Dear future IES Abroad London students,
First of all, I would just like to say how jealous I am that you are about to spend a semester in the most amazing city in the world. Although I spent three months studying abroad London, it felt like only three days...or three hours even! After taking some time to process what I accomplished and experienced over the past semester, I realize now that I returned to the states a completely different person. To be honest, my return back to the U.S. was not an easy one. While you have the whole semester ahead of you, I just want to warn you about a few things that will happen once you return back to good 'ol US of A.
1. People in the U.S. drive on the right-hand side of the road. While this is one of the trickiest things to grasp when you arrive in London, where learning to cross the street is a difficult task, it also works in reverse. While going for a run the other day I found myself extremely confused as to which side of the street I was supposed to run on. After spending so much time in London though, looking in the correct direction before crossing the street became second nature. It's amazing to me how such a mundane task can differ depending on where you are in the world. Embrace it!
2. Moving back to Southeast Pennsylvania from such a huuuge city is a big change. Don't take for granted that you can walk almost anywhere in the city, or hop on the tube and within a matter of minutes, to see incredible, stunning architecture! While the U.S. does have a few architectural wonders, almost everywhere you go in London you can see different styles of architecture with a unique history. See as much of it as you can!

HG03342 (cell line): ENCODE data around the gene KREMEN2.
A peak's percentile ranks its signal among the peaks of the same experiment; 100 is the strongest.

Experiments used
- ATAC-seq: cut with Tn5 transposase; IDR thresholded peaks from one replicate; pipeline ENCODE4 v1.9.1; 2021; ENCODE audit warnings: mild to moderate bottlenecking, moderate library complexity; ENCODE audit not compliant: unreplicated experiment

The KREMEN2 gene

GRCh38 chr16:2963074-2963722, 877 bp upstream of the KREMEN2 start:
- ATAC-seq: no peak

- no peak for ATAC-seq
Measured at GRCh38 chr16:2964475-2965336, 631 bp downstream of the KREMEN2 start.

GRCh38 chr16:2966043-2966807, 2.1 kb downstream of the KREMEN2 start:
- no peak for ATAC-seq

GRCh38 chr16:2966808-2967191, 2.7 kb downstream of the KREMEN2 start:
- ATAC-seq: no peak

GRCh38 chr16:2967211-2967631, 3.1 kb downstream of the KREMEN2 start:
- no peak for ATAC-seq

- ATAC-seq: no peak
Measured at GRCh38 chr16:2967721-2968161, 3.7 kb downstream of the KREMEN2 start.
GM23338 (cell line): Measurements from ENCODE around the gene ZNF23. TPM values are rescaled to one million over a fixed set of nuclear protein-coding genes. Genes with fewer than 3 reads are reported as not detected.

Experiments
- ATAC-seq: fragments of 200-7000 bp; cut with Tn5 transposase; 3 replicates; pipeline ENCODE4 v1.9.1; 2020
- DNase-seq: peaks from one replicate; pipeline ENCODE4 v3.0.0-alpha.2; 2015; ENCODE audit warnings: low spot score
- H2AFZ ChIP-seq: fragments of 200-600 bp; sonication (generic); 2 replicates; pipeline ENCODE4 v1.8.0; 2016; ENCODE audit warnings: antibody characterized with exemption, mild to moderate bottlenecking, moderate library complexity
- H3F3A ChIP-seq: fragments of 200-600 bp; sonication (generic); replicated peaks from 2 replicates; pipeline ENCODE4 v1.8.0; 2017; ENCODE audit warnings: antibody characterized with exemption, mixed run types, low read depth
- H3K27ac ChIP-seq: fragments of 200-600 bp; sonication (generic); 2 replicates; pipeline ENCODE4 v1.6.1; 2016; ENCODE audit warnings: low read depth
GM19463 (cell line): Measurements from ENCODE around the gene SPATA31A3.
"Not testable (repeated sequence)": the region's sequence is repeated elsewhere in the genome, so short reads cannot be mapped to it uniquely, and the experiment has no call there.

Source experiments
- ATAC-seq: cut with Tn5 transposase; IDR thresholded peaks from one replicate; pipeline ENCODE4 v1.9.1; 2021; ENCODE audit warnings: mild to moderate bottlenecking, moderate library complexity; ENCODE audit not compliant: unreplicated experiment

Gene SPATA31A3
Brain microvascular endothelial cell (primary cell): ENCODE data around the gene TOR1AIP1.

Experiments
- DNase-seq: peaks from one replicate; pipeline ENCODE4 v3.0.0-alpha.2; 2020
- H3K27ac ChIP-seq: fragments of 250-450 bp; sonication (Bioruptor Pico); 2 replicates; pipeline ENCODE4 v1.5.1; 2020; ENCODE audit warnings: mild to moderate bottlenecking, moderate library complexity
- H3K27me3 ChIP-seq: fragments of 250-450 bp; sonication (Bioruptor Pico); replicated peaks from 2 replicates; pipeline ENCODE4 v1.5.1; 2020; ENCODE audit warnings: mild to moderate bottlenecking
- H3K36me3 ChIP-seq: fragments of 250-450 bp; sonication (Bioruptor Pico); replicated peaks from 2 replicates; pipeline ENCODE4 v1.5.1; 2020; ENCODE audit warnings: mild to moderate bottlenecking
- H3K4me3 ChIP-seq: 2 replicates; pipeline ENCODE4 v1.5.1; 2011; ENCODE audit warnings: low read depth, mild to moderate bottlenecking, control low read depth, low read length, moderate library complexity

3. Although people mainly speak English in London, there's still a bit of a language barrier that you need to adjust to. After returning back to the states, I realised how many of the terms I picked up from living in the UK. From calling an elevator a lift to asking someone to top up my drink at a restaurant to even accidentally calling a dollar a pound, I didn't realize how natural these terms became for me until I used them here in the U.S. (and people seemed very confused by them...).
4. You will miss London. This is the biggest warning of them all. You will truly, desperately miss living in London. After 3 incredible months studying abroad, I formed an amazing connection to the city and all that it had to offer. I met some amazing people that I will always be able to share this experience with, and I gained a sense of independence that I didn't think I could! Almost every day my friends who I met through IES Abroad and I talk about all of the things that we miss about the city and reflect on the memories we made and moments we shared. Even though right now I may be feeling extremely nostalgic and even a little upset that I'm not returning next semester, London also created a desire within me. A desire that in the future I will return and experience the city once again! Hopefully after the next 3 amazing months you spend studying abroad in London you will feel this desire too.
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<p>Natalie Walden is a Junior at Penn State University, majoring in Public Relations and minoring in International Studies and Vocal Performance. On any given day, you can find her around campus singing with her a cappella group or drinking Jamba Juice at one of the HUB tables. She is a brother of Phi Sigma Pi honors fraternity and one of the THON chairs of the Oriana Singers and Glee Club THON organization. Her talents include impersonating Britney Spears/Shakira and binge watching shows on Netflix (which she will not be doing much of while abroad...). Natalie has never been to Europe before and can't wait to share all of her amazing adventures across the pond!</p>